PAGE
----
top of page

Shocking uncertainty


What's worse? The pain from something bad happening, or the fear of whether and when it is going to happen?


Let's take a look at some examples.

Loewenstein anticipation and valutation

First, let's start with this George Loewenstein’s study above (PDF of the study is attached at the end of this page). 30 undergraduates were asked how much they would pay to avoid a 120-volt electric shock if it was to be delivered in three hours, twenty-four hours, three days, a year, or ten years' time.


Take a look at the line labelled "shock" in the graph - participants saw no major difference with an unpleasant electric shock immediately, in 3 hours, 1 day, or 3 days' time; they would pay about the same amount to avoid shocks during this period. However, notice that the graph starts to spike upwards thereafter. Participants were willing to pay about 25% more to avoid the same shock in a year's time. They were willing to pay almost double to avoid the same electric shock in ten years.

So the same unpleasant outcome, an electric shock, is costed differently over time. If it happens fairly soon, it's seen to be relatively less unpleasant. But if we had to wait a longer period of over a year, we start costing it much more. Since it is the same shock, it is the "wait" that makes the difference. 

For the second experiment, we turn to Gregory Berns at Emory University


32 volunteers agreed to have electric shocks delivered to their feet (the undergraduate life is a life of peril, but hey, all for the sake of learning eh?). This occurred while they were placed in an fMRI brain scanner, where Berns and team were able to observe brain activity (a brain scanner reduces inaccurate reporting from participants).

In phase one of the experiment, 96 shocks were delivered, where the intensity of shocks and the waiting time between shocks were varied, i.e. volunteers did not know when or how bad the shock would be.


In phase two of the experiment, volunteers were given a choice to just wait for shocks to happen (like phase 1), or to get it over with sooner. Unsurprisingly, the vast majority of participants (84%) preferred to get the electric shocks over with quickly rather than endure the delays.

Even more interesting, 28% of subjects dreaded the delays so much that they were willing to endure stronger shocks simply to avoid the wait.

The brain scans help us to understand more. Volunteers with the greatest dread - those who were the most eager to get it over and done with - not also showed the most significant activity in the regions of the brain processing pain, but also exhibited the most amount of attention.


The activation of pain is easy enough to understand: emotionally dreading a painful event is painful in and by itself. We probably all have some experience of this in our daily lives.


The second observation on attention is equally important - the more attention we pay to something, the more dread is felt, and this draws even more attention, which leads to even more dread. The dread of a negative outcome becomes a dread of the dreading of the negative outcome. The outcome itself hasn't changed, but constantly thinking about it causes more fear, stress, and unhappiness.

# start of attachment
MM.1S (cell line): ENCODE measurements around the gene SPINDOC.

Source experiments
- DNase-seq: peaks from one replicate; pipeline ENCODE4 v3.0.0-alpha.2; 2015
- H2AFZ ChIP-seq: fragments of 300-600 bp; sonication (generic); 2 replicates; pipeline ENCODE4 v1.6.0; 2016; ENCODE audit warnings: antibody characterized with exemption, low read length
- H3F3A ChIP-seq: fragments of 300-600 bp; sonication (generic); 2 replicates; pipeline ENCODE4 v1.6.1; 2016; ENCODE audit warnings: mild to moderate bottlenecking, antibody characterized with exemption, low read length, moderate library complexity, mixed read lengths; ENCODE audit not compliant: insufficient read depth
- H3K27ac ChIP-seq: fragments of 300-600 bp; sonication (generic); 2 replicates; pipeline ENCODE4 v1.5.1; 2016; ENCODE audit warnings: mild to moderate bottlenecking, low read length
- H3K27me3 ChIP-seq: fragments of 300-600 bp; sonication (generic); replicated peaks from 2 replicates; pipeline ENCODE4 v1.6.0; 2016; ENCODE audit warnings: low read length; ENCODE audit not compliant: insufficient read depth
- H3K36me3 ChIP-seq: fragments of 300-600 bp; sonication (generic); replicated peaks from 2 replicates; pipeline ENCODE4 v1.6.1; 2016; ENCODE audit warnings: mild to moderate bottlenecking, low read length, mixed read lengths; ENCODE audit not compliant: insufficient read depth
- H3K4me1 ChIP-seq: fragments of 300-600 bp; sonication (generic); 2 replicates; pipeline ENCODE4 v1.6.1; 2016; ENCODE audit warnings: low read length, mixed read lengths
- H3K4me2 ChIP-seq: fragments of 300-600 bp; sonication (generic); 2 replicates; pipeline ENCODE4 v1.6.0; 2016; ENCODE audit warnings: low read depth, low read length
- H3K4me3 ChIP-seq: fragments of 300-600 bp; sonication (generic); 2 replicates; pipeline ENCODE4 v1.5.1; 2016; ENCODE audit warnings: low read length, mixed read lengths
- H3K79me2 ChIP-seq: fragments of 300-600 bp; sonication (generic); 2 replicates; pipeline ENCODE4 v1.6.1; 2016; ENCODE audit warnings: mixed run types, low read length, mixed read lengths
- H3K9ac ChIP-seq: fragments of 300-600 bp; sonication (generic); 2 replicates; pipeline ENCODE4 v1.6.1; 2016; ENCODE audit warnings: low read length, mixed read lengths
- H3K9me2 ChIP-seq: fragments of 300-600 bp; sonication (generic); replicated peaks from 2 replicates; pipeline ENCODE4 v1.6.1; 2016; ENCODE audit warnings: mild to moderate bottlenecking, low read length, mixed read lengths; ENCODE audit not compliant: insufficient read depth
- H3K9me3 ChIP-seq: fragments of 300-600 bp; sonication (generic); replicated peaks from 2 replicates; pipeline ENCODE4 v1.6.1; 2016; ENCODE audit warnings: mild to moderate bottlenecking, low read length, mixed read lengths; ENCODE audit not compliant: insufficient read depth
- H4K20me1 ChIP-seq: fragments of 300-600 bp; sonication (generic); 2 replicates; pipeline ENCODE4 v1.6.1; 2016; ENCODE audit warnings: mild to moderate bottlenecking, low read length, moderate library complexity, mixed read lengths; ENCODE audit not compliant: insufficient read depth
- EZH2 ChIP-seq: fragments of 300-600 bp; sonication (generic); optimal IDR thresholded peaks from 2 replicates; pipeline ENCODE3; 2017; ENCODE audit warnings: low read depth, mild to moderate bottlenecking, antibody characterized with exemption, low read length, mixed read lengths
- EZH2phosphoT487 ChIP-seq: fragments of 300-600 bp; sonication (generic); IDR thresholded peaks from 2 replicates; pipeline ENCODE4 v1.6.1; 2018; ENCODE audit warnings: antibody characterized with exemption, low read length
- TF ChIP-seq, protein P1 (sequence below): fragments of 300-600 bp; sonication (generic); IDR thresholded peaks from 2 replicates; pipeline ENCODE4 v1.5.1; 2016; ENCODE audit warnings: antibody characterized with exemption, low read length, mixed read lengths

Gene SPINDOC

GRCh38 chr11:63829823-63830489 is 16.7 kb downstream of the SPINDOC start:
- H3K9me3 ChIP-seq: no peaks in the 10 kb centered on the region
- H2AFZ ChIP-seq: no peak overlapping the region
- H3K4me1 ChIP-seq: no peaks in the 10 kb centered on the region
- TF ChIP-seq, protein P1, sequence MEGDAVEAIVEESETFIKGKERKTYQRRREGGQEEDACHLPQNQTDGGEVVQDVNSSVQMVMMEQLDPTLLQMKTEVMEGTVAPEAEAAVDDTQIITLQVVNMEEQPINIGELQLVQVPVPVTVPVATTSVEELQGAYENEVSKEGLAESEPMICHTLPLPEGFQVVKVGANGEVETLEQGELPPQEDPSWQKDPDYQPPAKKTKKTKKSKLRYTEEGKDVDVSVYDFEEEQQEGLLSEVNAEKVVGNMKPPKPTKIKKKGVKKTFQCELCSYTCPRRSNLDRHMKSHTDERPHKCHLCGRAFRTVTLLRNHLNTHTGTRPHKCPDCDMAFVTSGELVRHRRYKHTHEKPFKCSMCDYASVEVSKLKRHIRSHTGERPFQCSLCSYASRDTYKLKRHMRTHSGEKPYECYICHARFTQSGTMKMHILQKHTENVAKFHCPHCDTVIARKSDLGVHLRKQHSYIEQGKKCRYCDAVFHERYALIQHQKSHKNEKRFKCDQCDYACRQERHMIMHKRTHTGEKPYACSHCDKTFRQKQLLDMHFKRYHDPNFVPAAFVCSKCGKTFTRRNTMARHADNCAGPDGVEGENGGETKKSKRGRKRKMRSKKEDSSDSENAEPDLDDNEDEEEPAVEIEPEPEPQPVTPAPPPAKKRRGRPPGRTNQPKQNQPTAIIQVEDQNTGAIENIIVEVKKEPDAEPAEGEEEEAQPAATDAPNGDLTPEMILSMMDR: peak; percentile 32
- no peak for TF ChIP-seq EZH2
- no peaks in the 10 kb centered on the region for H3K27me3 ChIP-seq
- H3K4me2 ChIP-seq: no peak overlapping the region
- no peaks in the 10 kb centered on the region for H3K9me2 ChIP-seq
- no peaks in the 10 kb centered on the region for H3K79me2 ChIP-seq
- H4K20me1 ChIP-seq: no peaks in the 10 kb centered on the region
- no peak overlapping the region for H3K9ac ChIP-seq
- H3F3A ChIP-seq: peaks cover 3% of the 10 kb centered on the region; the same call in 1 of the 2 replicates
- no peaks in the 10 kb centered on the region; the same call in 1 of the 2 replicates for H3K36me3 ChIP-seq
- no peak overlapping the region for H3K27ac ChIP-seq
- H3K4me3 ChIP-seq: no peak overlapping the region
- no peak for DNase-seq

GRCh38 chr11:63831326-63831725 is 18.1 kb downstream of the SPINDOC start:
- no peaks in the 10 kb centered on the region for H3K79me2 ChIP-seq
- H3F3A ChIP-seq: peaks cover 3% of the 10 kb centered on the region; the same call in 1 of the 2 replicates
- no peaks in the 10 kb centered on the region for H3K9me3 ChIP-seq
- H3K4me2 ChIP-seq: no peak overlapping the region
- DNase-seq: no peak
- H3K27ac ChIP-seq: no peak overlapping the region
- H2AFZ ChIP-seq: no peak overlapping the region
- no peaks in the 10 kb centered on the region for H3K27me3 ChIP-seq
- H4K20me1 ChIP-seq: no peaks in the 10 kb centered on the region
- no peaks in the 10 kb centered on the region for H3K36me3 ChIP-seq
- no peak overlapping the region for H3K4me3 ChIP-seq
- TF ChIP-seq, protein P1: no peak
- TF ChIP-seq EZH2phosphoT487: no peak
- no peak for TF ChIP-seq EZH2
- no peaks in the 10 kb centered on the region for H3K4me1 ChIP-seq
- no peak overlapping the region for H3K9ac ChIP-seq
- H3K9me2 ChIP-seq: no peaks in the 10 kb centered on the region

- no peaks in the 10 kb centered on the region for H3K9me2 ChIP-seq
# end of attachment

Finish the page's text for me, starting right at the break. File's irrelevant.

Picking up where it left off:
Berns and fellow researcher Tor Wager of Columbia University believes this can be an empowering finding. It shows that if we can find a way to distract ourselves, then we reduce the chance of us making ourselves feel more terrible. Take for an example having a dedicated plan to occupy patients before they go for an operation. This eases the stressful dread on the patient, even as the operation itself is the same. 

Our third and final example comes from a group of scientists at the Univesity College of London. The full study covered a variety of areas relating to uncertainty, stress, and performance. But the finding in particular that relates is this: subjects who were told that they have a 50% chance of receiving an electric shock were far more stressed than those who were told they would definitely receive the same shock.

Several points to conclude:

It's natural that we fear negative outcomes. They cause us pain - physically, emotionally, or cognitively.

But there's a second layer of fear/pain beyond the outcome itself. This comes from:

  • Uncertainty: not knowing when a negative outcome will occur; and

  • Dread: the wait for a certain negative outcome to occur, especially if it is a long wait. 

The irony is that the pain/fear of uncertainty or dread is self-created, and could be larger than the actual negative outcome itself. Ultimately, we are the ones that decide how much pain/fear is generated in this second layer of uncertainty and dread. The more attention we place on this, the more fear/pain we feel. 

So what can we do to lessen our fears/pain?


For layer 2, the fear/pain of uncertainty and dread, we can remind ourselves that what we feel rarely makes any difference to the outcome. We can choose to distract ourselves, to occupy our own attention. 


For layer 1: the fear of a negative outcome itself, which might make us hesitant to try new things or debilitated by possible failure, check out the pieces on:


bottom of page